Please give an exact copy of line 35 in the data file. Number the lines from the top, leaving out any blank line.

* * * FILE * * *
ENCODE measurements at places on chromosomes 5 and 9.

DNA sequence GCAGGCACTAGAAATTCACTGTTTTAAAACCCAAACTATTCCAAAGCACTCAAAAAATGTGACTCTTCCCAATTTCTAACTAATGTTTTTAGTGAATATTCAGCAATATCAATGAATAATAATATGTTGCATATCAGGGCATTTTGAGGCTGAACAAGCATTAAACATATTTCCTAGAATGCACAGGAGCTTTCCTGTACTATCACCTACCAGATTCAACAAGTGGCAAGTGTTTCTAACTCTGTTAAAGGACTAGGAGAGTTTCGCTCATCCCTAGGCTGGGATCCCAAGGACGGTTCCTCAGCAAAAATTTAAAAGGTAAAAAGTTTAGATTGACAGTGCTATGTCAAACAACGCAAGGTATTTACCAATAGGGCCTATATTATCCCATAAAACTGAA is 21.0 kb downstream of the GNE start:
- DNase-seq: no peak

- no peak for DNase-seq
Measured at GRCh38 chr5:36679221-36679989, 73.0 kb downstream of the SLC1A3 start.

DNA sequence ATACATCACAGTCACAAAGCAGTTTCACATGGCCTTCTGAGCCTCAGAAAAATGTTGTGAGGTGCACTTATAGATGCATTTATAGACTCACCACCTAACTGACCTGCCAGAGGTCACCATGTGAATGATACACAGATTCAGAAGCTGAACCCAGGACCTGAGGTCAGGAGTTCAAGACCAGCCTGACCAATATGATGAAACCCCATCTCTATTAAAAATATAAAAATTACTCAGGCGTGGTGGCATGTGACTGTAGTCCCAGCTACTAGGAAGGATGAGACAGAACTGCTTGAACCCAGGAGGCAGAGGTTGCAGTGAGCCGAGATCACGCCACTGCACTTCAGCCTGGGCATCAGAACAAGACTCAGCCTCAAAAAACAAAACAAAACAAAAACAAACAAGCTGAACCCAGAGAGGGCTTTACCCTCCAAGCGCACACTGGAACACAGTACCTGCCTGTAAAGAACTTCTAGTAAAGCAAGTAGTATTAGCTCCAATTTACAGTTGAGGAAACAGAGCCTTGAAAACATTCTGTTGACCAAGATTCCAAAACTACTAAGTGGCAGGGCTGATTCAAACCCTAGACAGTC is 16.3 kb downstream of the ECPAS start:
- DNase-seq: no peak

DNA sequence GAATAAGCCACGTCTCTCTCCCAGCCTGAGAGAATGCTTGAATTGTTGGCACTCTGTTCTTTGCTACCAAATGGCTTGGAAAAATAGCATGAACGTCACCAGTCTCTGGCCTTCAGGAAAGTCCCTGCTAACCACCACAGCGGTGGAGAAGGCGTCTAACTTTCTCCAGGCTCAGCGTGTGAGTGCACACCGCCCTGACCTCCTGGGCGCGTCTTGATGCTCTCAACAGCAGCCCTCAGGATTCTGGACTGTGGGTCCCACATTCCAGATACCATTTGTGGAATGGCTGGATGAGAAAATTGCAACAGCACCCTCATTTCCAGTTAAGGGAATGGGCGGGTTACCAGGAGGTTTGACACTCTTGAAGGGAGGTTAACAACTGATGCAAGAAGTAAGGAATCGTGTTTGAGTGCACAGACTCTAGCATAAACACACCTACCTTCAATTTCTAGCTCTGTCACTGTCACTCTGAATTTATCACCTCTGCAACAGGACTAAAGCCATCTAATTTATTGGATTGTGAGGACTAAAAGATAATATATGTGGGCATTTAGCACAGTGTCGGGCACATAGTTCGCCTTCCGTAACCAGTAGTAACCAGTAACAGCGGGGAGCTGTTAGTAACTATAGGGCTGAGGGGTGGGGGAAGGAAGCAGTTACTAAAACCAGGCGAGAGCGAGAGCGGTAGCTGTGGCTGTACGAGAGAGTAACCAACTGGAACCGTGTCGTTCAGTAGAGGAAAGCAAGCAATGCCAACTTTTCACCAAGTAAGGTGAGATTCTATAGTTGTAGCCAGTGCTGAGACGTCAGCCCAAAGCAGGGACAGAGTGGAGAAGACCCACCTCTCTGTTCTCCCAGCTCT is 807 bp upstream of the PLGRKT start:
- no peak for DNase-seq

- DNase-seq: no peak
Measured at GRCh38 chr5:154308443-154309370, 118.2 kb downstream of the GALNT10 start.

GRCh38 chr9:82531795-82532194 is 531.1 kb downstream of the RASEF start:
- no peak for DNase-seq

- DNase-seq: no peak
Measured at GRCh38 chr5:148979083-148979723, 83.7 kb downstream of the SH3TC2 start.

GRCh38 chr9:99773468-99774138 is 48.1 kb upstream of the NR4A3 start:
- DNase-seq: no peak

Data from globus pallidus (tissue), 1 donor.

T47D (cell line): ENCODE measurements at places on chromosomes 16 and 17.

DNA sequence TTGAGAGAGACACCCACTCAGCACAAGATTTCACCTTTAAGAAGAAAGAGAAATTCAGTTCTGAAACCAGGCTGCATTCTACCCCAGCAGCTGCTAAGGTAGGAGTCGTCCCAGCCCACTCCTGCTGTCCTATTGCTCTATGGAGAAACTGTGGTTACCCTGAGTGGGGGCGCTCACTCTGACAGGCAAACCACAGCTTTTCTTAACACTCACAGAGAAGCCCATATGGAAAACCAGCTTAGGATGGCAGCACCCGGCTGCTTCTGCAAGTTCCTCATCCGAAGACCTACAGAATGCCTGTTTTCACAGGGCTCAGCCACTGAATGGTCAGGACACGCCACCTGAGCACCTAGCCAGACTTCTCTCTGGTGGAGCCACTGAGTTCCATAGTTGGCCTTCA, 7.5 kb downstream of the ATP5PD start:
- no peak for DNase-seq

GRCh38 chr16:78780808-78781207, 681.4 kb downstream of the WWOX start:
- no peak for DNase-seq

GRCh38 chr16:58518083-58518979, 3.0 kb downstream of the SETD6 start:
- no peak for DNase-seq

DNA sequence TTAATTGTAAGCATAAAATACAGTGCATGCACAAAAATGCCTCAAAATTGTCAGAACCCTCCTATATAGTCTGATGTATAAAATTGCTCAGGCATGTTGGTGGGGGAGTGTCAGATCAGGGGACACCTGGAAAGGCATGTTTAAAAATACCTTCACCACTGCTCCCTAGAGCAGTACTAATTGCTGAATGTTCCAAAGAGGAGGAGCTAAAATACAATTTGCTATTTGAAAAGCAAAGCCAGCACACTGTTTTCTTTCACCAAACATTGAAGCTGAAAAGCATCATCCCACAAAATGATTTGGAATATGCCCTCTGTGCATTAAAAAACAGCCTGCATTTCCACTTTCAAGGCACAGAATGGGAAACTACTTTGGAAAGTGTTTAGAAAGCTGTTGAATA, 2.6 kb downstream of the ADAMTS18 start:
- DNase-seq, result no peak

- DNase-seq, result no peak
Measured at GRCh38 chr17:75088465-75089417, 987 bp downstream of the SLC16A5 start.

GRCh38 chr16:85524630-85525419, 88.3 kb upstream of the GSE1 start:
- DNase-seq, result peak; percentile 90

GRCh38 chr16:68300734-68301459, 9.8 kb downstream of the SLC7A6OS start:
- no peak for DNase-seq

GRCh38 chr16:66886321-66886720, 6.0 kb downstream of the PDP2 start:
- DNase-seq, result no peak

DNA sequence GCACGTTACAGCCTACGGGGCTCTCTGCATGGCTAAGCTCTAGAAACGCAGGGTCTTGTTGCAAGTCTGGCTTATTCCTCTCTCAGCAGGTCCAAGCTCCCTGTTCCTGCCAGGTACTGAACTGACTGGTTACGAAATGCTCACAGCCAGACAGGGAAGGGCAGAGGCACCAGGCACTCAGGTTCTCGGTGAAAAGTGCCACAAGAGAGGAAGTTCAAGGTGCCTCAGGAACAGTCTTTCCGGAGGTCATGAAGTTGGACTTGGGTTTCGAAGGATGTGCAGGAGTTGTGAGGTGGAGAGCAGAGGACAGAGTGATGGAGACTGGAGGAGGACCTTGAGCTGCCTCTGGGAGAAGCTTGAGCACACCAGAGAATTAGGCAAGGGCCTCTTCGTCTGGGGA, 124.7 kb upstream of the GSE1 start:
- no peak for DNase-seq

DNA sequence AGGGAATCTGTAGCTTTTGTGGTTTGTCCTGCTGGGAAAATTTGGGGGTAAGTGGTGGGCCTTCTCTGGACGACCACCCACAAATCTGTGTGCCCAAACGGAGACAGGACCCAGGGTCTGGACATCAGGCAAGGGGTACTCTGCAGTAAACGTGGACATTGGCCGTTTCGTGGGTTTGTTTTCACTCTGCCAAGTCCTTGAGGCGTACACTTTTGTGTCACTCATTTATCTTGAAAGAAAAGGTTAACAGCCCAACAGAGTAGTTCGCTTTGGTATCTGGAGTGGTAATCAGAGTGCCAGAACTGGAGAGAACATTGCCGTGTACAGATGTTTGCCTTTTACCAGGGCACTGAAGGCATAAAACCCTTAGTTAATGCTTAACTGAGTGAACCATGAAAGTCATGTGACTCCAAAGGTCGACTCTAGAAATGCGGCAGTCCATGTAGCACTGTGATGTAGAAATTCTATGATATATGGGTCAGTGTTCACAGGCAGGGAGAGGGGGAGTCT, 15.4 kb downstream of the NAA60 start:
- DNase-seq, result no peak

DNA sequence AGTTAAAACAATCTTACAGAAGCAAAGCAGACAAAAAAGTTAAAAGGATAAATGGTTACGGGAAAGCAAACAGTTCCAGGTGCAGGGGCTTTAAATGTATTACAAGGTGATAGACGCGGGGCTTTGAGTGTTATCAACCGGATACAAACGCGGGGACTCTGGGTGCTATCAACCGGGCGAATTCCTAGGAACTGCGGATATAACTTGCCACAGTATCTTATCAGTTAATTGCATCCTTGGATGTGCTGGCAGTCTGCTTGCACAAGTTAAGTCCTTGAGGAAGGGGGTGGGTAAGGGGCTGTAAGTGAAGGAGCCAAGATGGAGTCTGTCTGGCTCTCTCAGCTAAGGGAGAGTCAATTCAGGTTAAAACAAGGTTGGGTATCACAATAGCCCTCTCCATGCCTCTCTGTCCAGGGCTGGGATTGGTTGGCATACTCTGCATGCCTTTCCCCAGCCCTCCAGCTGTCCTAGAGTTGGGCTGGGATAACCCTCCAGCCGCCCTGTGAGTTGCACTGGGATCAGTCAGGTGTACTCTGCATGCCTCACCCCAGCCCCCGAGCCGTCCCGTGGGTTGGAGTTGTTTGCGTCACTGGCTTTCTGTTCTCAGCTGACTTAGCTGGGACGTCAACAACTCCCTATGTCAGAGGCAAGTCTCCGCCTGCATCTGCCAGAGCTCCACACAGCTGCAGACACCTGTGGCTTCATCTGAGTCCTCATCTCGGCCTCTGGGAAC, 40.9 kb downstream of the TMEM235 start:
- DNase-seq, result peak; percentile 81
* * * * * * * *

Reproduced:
- DNase-seq, result no peak